Jonathan White explains the ceaseless rhythm of the tides in his latest book



One summer day in 2004, Jonathan White stood waiting for the tide to come in, on the dry bottom of a 25-foot-deep channel on the Qiantang River, south of Shanghai.

Now, Mr. White knows more about tides than nearly anybody, so he was prepared, though nervous, because he knew the ocean-fed Qiantang River bore tide was about to arrive as a 25- to 30-foot-high wall moving at 25 miles an hour.

Essentially, what that means for novices is that if you are in that riverbed and you can see the tide coming, it’s too late.

Mr. White had reconnoitered the riverbank and its 25-foot-high embankments, and had taken a position on a riverbend upstream of the incoming tide.

The math told Mr. White that when he saw the tide round the bend, he would have about eight seconds to climb the riverbank to the jetty above. And when the tide did come around that bend, he scrambled over the top with only one damp sneaker for his trouble.

Had Mr. White’s math been off, or had he been a little slower, you wouldn’t be reading this story or have the opportunity to ask Mr. White about that adventure on Thursday, June 29, at 7 pm at the Katharine Cornell Theater in Vineyard Haven.

He will talk about his tide-filled life and his book, “Tides: The Science and Spirit of the Ocean,” a remarkable account of the hows and whys of tides, how people around the world use them, and why we are drawn to their ceaseless rhythms.

Mr. White is not a scientist, although he understands the science behind tides, where they come from, and why they behave as they do. He has a passion for the subject, and writes in lyrical detail about a phenomenon that most of us feel rather than understand. His narratives about dark nights on still waters — the calm before the storm — evoke authors Bruce Chatwin’s and Paul Theroux’s musings on the metaphysical aspect of our relationship with nature.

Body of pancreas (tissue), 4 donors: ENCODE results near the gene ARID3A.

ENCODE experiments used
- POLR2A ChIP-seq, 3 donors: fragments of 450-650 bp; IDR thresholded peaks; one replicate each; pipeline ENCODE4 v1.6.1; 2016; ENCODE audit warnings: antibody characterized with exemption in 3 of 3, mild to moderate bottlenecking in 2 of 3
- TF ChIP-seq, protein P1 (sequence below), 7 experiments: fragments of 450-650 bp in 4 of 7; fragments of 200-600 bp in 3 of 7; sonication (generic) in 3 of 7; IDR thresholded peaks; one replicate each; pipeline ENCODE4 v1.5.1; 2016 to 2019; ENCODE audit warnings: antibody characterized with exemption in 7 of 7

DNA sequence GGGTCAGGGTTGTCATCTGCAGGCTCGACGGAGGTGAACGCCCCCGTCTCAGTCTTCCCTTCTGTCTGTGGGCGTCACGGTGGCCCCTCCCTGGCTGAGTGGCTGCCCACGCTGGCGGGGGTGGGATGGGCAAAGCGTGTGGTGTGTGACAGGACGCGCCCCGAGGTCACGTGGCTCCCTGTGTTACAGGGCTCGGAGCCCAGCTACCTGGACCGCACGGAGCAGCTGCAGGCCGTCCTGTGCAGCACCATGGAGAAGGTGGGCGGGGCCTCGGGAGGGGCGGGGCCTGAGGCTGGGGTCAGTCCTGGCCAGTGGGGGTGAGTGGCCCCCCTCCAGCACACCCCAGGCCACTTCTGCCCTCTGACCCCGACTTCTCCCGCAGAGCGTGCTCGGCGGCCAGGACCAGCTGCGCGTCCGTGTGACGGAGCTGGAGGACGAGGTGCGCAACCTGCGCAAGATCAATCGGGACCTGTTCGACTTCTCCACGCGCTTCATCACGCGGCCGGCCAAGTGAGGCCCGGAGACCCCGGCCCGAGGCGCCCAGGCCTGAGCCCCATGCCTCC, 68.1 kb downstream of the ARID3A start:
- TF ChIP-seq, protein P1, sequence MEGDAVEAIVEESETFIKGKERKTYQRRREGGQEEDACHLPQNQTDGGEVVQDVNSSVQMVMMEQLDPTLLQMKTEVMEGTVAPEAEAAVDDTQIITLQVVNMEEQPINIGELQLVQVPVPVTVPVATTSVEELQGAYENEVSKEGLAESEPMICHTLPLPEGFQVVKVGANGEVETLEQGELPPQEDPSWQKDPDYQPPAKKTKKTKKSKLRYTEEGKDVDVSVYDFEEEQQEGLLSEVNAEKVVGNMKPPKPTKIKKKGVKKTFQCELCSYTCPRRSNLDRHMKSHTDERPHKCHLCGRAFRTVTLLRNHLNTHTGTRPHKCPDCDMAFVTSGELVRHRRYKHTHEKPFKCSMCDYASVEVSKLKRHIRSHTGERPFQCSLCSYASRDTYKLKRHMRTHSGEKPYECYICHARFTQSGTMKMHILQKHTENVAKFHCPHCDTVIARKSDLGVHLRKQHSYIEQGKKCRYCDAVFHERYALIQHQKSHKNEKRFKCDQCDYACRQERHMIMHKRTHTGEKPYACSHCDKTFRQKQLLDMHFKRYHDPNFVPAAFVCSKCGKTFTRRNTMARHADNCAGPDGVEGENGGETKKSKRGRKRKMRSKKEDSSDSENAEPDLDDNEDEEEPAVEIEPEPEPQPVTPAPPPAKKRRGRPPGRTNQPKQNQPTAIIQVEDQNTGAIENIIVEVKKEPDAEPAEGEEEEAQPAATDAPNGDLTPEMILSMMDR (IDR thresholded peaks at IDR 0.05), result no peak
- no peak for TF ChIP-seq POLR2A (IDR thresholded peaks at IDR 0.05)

Mr. White will discuss those aspects, along with the science and behavior of tide-driven water, and adventure stories similar to his Qiantang River experience.

“Tides” is a thought-provoking book. I knew that tides have a relationship to the moon, some sort of pull that creates two full and two low tides a day: scant knowledge, it turns out.

In a phone interview with The Times from his West Coast home this week, Mr. White said that’s about par for the course, and he wants to add to the understanding and appreciation of the effect of tides on our lives and souls.

“I spent a lot of time on the book, and I feel good about it. I didn’t leave any crumbs on the table. My hope is that [“Tides”] moves people to open their minds and hearts and eyes. There is so much mystery and poetry to [the story of tides]. People comment most on the mix of culture, spirit, and science in the book,” he said.

There’s some scientific content here that is mildly daunting if you are not a Bill Nye kind of person, but Mr. White uses down-to-earth metaphors and similes that make the science understandable.

Most of us understand the tide in terms of cause and effect: a nor’easter plus a full moon means Five Corners will be unnavigable, and if we tarry too long on an incoming tide at the Gut on Chappaquiddick, we’ll be there awhile.

Most of us don’t understand how other cultures have used the tides for thousands of years. Inuit natives in Canada and Alaska chop ice holes in tidal rivers at winter low tides, dropping 10 feet into the riverbed to harvest mollusks to eat in those lean months. Mr. White’s account of dropping into the icy, tomb-like space is riveting, enlightening stuff.

What we don’t know about tides is the effect of physical properties, like resonance, on tides: Resonance allows waves to travel intercontinentally at 450 miles an hour beneath a calm sea. We may not know that the pull of the sun affects tides as well, particularly on the West Coast of our country.

Mr. White has traveled the world and measured the power of tidal flow and its potential as one of our more bountiful natural energy sources. His work provides Island residents with welcome understanding and a greater connection with a natural phenomenon that literally surrounds us.


“Tides: The Science and Spirit of the Ocean,” by Jonathan White, 335 pages, Trinity University Press, $28. Available at Bunch of Grapes bookstore in Vineyard Haven and online.

In Jack Shea’s June 22 story about Jonathan White’s book “Tides: The Science and Spirit of the Ocean,” the incorrect date for his book talk at the Katharine Cornell Theater was listed. Mr. White will speak on Thursday, June 29, at 7 pm at the theater.